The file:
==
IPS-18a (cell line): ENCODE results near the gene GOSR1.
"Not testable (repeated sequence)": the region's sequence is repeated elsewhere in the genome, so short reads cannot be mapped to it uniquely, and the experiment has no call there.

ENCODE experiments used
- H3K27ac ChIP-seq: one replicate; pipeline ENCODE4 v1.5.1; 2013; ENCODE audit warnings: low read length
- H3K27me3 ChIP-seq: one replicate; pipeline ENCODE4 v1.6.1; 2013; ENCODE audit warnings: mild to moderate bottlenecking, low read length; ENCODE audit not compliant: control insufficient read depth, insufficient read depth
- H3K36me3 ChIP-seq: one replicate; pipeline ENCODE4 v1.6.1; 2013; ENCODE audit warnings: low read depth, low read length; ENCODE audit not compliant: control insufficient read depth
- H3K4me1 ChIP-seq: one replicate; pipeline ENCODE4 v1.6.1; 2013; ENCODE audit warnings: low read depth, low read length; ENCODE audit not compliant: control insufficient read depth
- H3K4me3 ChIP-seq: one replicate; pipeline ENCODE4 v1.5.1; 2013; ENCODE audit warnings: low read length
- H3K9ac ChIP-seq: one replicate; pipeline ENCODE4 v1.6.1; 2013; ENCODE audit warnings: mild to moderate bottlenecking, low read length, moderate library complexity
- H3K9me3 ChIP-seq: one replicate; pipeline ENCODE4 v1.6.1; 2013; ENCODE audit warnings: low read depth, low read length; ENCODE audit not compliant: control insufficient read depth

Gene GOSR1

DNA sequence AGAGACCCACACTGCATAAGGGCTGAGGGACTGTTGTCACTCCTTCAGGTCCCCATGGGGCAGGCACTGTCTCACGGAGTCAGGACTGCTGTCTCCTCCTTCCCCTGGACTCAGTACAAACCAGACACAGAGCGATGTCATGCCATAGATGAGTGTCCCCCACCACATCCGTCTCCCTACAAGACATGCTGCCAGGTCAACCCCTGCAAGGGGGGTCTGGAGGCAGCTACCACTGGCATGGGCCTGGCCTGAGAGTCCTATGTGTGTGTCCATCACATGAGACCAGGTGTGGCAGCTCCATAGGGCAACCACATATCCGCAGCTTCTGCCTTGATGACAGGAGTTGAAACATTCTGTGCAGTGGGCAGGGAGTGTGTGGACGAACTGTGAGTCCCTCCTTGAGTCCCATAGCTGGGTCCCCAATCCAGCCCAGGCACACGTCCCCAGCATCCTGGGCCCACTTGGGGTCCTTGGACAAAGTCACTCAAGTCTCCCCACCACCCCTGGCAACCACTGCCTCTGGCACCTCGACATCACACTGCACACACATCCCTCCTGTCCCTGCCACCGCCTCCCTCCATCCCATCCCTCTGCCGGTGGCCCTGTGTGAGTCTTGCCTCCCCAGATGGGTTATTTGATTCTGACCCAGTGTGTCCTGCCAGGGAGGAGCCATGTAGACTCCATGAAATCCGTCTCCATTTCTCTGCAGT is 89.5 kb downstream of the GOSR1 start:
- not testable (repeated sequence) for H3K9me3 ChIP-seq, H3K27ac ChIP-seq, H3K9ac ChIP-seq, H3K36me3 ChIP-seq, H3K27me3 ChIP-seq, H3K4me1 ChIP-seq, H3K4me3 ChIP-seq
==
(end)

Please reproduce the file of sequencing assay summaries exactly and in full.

IPS-18a (cell line): ENCODE results near the gene GOSR1.
"Not testable (repeated sequence)": the region's sequence is repeated elsewhere in the genome, so short reads cannot be mapped to it uniquely, and the experiment has no call there.

ENCODE experiments used
- H3K27ac ChIP-seq: one replicate; pipeline ENCODE4 v1.5.1; 2013; ENCODE audit warnings: low read length
- H3K27me3 ChIP-seq: one replicate; pipeline ENCODE4 v1.6.1; 2013; ENCODE audit warnings: mild to moderate bottlenecking, low read length; ENCODE audit not compliant: control insufficient read depth, insufficient read depth
- H3K36me3 ChIP-seq: one replicate; pipeline ENCODE4 v1.6.1; 2013; ENCODE audit warnings: low read depth, low read length; ENCODE audit not compliant: control insufficient read depth
- H3K4me1 ChIP-seq: one replicate; pipeline ENCODE4 v1.6.1; 2013; ENCODE audit warnings: low read depth, low read length; ENCODE audit not compliant: control insufficient read depth
- H3K4me3 ChIP-seq: one replicate; pipeline ENCODE4 v1.5.1; 2013; ENCODE audit warnings: low read length
- H3K9ac ChIP-seq: one replicate; pipeline ENCODE4 v1.6.1; 2013; ENCODE audit warnings: mild to moderate bottlenecking, low read length, moderate library complexity
- H3K9me3 ChIP-seq: one replicate; pipeline ENCODE4 v1.6.1; 2013; ENCODE audit warnings: low read depth, low read length; ENCODE audit not compliant: control insufficient read depth

Gene GOSR1

DNA sequence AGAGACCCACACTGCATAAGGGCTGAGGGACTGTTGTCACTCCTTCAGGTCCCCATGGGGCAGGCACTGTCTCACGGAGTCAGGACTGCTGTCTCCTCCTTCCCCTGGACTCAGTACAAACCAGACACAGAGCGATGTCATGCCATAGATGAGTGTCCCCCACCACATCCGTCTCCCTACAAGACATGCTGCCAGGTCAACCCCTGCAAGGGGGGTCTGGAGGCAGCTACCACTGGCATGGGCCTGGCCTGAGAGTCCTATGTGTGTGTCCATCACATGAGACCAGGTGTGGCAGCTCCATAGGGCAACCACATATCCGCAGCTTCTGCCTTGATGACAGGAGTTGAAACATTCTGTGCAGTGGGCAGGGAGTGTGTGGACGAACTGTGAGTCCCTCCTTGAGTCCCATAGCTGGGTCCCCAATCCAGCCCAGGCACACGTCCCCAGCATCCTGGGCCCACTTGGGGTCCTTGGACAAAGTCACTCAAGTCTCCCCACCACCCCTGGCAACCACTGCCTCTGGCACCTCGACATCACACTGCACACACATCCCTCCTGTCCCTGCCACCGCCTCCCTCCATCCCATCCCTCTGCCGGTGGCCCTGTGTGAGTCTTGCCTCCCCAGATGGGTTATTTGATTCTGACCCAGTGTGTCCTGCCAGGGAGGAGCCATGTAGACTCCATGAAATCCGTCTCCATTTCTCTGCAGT is 89.5 kb downstream of the GOSR1 start:
- not testable (repeated sequence) for H3K9me3 ChIP-seq, H3K27ac ChIP-seq, H3K9ac ChIP-seq, H3K36me3 ChIP-seq, H3K27me3 ChIP-seq, H3K4me1 ChIP-seq, H3K4me3 ChIP-seq